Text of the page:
Friday, August 12, 2016

Men are from Mars. Women are from Pluto.

"Tell me again what this class is?" Dave asked as we stepped inside the Marine Training room.

"It's about life as a Marine,"  I explained.  "It will help us understand what Linda will be going through in the Marines."  I told him they'd cover all the details that she (no doubt) paid no attention to: financial stuff, taxes, insurance, etc.

The facilitator began the class by asking participants to introduce themselves.  

What started so innocuously, quickly evolved into an episode of the Oprah Winfrey Show.

Take the woman from New Jersey who asked for some advice.  What should she say to the woman who had carpooled with her and whose son now refuses to see her?  The mother was understandably heartbroken.

People began to sniffle.  Dave reached for the class handouts.

Then there was the big burly guy from the Bronx who told us he's cried every night since his only daughter left for Boot Camp.  His voice quavered as he described the emptiness of his home.

More tears were shed.  Dave rifled through the booklets.

Next came the single mother who doesn't know what she's going to do without her son who used to call her several times a day and drove her everywhere she went.  She has never felt more alone.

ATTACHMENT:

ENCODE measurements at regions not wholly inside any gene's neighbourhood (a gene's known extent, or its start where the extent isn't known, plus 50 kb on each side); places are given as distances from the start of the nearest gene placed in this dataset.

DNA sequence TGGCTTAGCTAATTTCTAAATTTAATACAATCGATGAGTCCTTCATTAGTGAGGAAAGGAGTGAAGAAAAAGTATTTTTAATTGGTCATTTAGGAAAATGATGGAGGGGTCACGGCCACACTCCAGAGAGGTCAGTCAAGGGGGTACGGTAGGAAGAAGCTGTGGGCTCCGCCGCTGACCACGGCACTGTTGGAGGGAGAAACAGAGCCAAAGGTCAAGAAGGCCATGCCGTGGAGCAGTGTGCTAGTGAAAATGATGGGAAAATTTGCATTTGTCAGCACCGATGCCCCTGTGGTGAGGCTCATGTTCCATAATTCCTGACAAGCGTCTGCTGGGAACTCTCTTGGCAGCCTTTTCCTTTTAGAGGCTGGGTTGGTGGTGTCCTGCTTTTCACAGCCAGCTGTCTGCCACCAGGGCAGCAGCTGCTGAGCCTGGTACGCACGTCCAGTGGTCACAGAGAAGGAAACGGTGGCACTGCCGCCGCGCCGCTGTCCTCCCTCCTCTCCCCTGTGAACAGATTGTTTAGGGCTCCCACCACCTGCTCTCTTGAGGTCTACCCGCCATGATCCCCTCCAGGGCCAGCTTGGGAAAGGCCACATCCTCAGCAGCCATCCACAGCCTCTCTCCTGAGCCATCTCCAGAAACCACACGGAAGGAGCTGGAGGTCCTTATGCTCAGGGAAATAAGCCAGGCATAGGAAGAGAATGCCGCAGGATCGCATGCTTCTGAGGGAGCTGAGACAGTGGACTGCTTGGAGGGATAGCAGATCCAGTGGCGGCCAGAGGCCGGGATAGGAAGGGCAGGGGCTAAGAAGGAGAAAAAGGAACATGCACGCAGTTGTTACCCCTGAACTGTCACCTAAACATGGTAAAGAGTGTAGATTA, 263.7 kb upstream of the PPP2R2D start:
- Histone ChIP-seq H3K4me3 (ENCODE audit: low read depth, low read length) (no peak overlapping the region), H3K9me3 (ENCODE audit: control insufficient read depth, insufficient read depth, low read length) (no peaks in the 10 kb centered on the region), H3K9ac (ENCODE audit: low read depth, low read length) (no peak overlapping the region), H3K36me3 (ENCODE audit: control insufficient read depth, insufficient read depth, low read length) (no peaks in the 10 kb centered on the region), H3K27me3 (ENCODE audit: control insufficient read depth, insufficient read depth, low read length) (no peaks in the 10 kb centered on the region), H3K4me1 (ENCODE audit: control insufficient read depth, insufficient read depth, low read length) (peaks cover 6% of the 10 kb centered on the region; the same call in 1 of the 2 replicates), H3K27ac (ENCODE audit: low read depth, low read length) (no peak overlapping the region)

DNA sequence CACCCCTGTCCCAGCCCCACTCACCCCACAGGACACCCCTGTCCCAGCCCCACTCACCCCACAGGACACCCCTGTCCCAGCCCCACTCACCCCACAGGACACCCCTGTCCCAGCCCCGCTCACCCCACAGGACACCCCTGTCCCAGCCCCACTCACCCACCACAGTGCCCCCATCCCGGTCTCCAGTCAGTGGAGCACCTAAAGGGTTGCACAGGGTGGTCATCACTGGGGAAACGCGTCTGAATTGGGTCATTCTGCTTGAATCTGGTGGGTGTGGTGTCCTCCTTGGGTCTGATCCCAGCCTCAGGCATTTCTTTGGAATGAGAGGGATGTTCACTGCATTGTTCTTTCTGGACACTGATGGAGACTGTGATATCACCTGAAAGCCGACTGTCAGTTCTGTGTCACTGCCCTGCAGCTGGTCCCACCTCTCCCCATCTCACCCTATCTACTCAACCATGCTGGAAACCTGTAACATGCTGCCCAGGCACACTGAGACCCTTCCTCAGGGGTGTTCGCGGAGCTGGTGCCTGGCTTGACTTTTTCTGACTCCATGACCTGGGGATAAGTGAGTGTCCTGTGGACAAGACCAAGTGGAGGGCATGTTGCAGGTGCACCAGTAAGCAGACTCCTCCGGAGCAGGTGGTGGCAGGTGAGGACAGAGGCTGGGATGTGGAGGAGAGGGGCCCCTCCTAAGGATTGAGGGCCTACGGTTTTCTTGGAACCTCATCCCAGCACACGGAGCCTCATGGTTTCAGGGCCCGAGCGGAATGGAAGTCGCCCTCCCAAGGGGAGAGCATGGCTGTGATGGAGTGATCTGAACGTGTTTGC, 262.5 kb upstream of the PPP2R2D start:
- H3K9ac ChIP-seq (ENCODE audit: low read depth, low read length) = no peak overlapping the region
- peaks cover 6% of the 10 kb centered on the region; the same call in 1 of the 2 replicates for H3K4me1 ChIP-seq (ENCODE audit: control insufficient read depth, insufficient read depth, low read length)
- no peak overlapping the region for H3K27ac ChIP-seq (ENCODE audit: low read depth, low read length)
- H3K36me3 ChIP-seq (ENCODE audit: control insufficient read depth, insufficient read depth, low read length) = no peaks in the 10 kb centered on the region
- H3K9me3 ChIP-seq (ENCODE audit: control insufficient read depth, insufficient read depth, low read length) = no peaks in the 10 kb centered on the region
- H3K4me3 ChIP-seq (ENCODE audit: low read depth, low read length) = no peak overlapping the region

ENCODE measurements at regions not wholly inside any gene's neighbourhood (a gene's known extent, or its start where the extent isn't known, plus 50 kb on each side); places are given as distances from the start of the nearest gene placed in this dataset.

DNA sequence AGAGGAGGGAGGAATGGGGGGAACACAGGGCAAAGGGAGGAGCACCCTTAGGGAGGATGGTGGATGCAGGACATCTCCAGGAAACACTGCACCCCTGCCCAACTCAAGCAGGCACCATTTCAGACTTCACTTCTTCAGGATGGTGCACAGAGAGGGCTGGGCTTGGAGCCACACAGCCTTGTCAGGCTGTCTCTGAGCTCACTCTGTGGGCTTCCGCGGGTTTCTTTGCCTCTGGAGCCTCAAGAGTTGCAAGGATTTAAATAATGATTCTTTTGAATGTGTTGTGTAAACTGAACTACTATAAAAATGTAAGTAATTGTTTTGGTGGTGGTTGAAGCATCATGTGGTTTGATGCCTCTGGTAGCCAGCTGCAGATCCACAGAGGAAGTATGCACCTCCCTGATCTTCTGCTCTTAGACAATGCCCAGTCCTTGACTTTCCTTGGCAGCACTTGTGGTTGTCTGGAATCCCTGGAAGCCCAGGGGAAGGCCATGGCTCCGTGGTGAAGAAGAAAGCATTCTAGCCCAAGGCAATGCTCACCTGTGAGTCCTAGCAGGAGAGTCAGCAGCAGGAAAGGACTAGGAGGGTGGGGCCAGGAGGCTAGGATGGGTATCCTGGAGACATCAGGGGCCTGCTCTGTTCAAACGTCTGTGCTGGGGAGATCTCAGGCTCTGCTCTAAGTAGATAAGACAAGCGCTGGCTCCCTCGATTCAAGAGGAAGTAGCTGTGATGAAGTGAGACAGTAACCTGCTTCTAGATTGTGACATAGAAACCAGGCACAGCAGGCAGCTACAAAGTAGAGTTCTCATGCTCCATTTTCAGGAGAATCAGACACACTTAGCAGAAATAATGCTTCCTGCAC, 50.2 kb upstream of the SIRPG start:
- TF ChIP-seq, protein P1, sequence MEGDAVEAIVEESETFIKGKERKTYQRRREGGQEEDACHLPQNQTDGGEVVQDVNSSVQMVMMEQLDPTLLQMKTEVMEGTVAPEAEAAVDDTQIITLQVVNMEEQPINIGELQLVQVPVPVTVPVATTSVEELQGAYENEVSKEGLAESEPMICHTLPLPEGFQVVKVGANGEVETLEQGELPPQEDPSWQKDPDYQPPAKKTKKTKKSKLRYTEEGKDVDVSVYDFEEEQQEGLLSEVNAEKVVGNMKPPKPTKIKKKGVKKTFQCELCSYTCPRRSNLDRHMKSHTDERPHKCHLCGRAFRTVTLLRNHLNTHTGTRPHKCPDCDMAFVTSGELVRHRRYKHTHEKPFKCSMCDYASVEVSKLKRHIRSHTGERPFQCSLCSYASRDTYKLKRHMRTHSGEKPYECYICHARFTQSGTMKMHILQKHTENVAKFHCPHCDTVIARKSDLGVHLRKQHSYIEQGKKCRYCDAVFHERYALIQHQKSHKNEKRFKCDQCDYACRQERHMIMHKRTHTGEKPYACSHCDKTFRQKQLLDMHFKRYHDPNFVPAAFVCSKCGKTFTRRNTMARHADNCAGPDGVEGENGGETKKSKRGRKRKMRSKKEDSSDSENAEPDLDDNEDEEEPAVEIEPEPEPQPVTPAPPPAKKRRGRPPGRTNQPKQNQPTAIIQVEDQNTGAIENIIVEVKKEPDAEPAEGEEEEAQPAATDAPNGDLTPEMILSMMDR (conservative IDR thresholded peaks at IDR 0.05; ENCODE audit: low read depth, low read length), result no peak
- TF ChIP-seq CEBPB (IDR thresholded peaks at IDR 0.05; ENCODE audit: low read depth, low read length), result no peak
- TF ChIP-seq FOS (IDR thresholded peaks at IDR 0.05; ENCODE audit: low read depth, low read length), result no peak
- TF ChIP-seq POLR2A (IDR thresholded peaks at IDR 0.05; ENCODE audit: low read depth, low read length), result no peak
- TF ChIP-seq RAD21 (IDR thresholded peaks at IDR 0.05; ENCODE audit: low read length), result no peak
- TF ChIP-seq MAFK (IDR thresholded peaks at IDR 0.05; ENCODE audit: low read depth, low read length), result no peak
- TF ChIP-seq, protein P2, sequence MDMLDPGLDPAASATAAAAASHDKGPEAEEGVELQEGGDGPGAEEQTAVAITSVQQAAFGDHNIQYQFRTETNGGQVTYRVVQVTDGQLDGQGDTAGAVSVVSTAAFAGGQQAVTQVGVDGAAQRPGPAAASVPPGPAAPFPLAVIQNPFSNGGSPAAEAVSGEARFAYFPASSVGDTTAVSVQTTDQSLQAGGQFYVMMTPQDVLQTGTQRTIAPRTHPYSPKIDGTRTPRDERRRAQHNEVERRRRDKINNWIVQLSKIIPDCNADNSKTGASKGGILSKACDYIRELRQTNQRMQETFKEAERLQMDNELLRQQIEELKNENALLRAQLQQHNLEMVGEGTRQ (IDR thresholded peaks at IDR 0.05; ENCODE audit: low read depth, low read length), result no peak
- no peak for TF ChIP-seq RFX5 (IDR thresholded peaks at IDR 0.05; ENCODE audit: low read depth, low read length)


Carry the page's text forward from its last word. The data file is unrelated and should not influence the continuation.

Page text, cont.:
I pulled out a Kleenex.  Dave checked email on his phone.

When the woman from Maryland announced that she had a recurrence of breast cancer and was afraid that this would be the last time her Marine son would see her alive, the facilitator left the room and returned with a box of Kleenex.

She handed them out like appetizers at a dinner party.

This was not a class about Marine life.  It was a stinkin' support group for depressed family members of new Marines.

Dave elbowed me and said, "I thought they were gonna talk about the 401K."

We broke for lunch before we'd gotten half way through the introductions.

"Wasn't that sad about the woman with breast cancer?" I asked Dave over lunch.


"That woman with breast cancer.  You know...she's worried that tomorrow will be the last time her son sees her."

"Really?" he said.  "When did that happen?"

"Right after the woman talked about her son who called her all the time."

"When was that?"

"Are you kidding?  After that guy from the Bronx started bawling his eyes out!"

Clearly, when the tears began, Dave started tuning out.

The facilitator covered the 401K and taxes after lunch.  

That's when I tuned out.

When all was said and done, Dave got all he needed from the class.  He learned all about the financial aspects and nuts and bolts of the Marines.

But you want my opinion?

He missed the best part.

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